As I noted in a recent post, my new goal with TCASE posts is for them to be shorter, more targeted and more regular, with the aim being to break big problems in sustainable energy down into very focused questions (each of the new TCASE posts will be a maximum of 1,000 words — my new self-imposed editorial limit for this series!). Editorially, I like to note that if any regular BNC readers are up for submitting a short TCASE post following this format, please email me and I’ll be happy to discuss your idea. Here’s the first of the new batch.
Capacity factor (CF) is the amount of energy a power station generates over time (usually a year) compared to what it could have produced if it had been running at full power for the whole period. (Please read TCASE 2, Energy Primer, for a fuller explanation). The CF for coal-fired and nuclear power stations averages 85-90%, wind farms ~20-35%, solar farms ~15-40% (the higher figure is for CSP with thermal storage). Gas or hydro can be high or low — depending…
Now, it’s very tempting to use these percentages as though they were directly interchangable, and indeed I’ve found that most journalists and bloggers happily do this (or else ignore CF completely and cite ‘peak’ power as though it were the same thing). It turns out, however, that this is a seriously misleading practice, as I’ll detail over the next few TCASE posts.
The Blowagale wind farm on Roaring Forty Peninsula has 50 of the 2.5 MWe (peak) GE 2.5xl turbines (rotor diameter = 100 m, hub height = 75 – 100 m, cut-in windspeed of 3.5 m/s, peak at 12.5 m/s, cut-out at 25 m/s). Its peak power is therefore 50 x 2.5 = 125 MWe. Over a 3-year period, it has delivered 1,115 GWh of energy to the grid. The peak expectation would have been 125 x 8760 x 3 = 3,285 GWh, so the CF is 1115/3285 = 34%.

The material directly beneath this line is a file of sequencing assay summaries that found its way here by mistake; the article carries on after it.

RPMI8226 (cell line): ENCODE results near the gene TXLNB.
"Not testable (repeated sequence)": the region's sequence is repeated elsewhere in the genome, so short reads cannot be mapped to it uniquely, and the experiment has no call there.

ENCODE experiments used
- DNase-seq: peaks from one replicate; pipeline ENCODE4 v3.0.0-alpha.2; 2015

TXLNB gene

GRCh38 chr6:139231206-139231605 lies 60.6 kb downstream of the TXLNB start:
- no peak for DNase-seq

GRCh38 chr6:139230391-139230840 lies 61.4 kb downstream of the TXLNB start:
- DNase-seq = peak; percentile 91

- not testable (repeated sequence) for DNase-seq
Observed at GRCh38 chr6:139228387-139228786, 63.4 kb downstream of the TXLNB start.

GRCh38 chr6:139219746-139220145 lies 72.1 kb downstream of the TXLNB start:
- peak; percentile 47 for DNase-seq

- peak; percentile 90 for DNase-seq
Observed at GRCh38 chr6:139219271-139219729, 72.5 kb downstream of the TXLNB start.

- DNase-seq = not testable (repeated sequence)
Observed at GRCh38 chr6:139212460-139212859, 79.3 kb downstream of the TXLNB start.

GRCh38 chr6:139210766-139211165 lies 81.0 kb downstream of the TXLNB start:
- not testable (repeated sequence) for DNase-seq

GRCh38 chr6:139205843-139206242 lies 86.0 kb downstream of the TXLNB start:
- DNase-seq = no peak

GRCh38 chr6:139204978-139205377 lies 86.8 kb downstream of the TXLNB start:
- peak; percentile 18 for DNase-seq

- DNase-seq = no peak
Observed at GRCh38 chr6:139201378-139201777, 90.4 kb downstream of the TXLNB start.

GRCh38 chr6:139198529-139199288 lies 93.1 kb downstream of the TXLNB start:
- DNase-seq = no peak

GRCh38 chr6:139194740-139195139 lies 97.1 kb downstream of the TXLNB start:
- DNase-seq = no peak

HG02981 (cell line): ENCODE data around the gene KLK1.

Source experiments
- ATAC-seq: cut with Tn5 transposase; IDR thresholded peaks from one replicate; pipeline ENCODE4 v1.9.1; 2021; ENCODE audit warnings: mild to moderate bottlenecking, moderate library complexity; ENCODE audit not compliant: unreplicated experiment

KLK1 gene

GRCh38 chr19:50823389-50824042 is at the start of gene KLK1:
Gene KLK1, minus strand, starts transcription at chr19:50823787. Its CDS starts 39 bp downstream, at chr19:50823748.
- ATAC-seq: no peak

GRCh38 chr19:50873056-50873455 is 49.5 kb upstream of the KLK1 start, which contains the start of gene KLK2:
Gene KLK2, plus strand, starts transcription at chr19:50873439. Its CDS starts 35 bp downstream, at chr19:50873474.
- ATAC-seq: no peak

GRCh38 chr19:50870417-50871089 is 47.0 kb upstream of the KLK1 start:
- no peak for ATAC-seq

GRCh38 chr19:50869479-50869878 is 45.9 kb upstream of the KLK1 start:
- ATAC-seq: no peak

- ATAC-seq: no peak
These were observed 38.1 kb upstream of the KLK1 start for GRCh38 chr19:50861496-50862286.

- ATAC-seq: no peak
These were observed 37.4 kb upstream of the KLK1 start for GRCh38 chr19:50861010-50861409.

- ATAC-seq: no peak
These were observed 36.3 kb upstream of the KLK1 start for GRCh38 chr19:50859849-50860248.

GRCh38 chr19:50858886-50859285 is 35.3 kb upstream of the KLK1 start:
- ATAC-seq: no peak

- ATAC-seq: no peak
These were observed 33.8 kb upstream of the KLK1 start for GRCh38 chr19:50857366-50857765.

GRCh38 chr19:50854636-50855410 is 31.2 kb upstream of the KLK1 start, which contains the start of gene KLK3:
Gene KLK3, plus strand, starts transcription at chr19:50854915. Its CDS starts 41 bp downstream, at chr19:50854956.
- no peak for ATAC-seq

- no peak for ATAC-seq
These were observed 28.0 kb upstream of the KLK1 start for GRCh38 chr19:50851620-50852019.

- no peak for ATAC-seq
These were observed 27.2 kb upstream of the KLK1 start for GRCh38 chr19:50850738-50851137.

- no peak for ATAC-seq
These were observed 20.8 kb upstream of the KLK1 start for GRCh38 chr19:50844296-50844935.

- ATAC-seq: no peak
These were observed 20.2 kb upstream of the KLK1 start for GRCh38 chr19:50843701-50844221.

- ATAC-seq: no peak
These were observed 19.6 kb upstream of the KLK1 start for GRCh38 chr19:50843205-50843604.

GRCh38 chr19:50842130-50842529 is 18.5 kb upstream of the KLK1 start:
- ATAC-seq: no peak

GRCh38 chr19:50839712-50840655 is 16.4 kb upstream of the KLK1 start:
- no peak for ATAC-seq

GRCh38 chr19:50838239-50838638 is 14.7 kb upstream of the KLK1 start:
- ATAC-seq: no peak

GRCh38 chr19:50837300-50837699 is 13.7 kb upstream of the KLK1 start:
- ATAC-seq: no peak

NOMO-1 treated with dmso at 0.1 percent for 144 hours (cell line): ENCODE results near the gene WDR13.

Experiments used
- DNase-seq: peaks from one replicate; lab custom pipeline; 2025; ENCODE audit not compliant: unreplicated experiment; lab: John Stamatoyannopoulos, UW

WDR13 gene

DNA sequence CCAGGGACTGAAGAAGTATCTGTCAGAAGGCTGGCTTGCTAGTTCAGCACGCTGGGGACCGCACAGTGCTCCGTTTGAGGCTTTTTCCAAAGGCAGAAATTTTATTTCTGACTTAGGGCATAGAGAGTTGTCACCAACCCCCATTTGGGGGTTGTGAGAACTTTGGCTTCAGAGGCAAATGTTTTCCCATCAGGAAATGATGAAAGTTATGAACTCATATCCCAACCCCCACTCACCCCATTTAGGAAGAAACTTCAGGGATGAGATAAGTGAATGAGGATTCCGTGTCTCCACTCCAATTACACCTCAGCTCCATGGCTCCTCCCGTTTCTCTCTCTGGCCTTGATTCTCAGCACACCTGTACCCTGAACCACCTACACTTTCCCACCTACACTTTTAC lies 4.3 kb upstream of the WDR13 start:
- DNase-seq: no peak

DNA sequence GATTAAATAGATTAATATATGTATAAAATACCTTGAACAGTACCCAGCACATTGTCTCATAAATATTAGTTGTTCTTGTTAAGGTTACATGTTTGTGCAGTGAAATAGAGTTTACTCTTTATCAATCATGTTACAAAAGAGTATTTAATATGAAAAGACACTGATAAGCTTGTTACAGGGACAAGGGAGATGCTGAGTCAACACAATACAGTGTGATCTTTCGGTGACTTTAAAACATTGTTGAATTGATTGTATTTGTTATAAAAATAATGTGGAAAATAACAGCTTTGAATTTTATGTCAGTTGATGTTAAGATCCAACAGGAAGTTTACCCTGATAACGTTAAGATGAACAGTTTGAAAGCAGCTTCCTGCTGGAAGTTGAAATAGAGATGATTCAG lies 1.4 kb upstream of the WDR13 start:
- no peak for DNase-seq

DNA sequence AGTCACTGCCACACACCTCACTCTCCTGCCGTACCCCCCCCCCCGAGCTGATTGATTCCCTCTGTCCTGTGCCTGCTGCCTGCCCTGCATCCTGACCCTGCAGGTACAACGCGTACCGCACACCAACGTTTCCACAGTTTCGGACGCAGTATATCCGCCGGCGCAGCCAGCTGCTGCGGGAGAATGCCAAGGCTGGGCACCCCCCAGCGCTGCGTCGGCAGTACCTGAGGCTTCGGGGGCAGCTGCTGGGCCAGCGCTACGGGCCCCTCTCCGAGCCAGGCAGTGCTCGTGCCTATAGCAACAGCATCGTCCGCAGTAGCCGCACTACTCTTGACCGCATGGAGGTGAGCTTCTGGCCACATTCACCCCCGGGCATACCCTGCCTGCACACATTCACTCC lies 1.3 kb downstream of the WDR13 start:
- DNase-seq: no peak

The Trex coal-fired power station in Smogsville is a 500 MWe unit that’s been chugging away for the last 30 years. Over the last 3 years, it has produced 11,300 GWh (out of a possible 13,140), for a CF of 86%.
Okay, on an energy-for-energy basis, all we have to do is build 11300/1115 = 10 of the Blowagale-sized wind farms to replace Trex, right? Actually, that’s dead wrong — at least in the real world — for many reasons, which I’ll explore in the next few TCASE posts. Yet, that’s the impression that’s often given by ‘advocates’ (to use a euphemism).
First, let’s briefly consider what has determined these two CFs.
For Blowagale, the following issues are important: (1) how many turbines are operating (not out for maintenance), (2) the amount of time the wind speed is above the cut-in minimum (3.5 m/s) and below the cut-out maximum (25 m/s), (3) choice of generator size per turbine (I’ll explain this in a future TCASE), (4) whether the electricity is bought by the grid, and (5) wind speed and duration when within operating bounds. When the wind is blowing at 6 m/s, for instance, the power per turbine will be ~0.5 MWe, compared to the 2.5 MWe peak output in 12.5 m/s winds (between 12.5 – 25 m/s, the output remains 2.5 MWe, as dictated by the fitted generator and gearing, etc.).
As you can see, the CF of a wind farm is very much hostage to the variable (and uncontrollable) nature of the wind resource. For Trex, things are rather different. I’ll refer to an earlier comment I made (BWB), and an expansion by Gene Preston (GP):
BWB: A key thing to remember is that, in simple terms, capacity factor = availability factory x demand. For coal, nuclear and gas, their availability factor is determined predominantly by scheduled outages, for standard equipment maintenance, refuelling etc. For plants operated in baseload, demand is nearly constant (i.e. that coefficient is close to 1). A capacity factor for nuclear power might be 90% over a year, assuming 1 month out of each year for refuelling and scheduled maintenance. For the other 11 months, its availability factor is closer to 99% — SCRAMs are what takes this below 100%.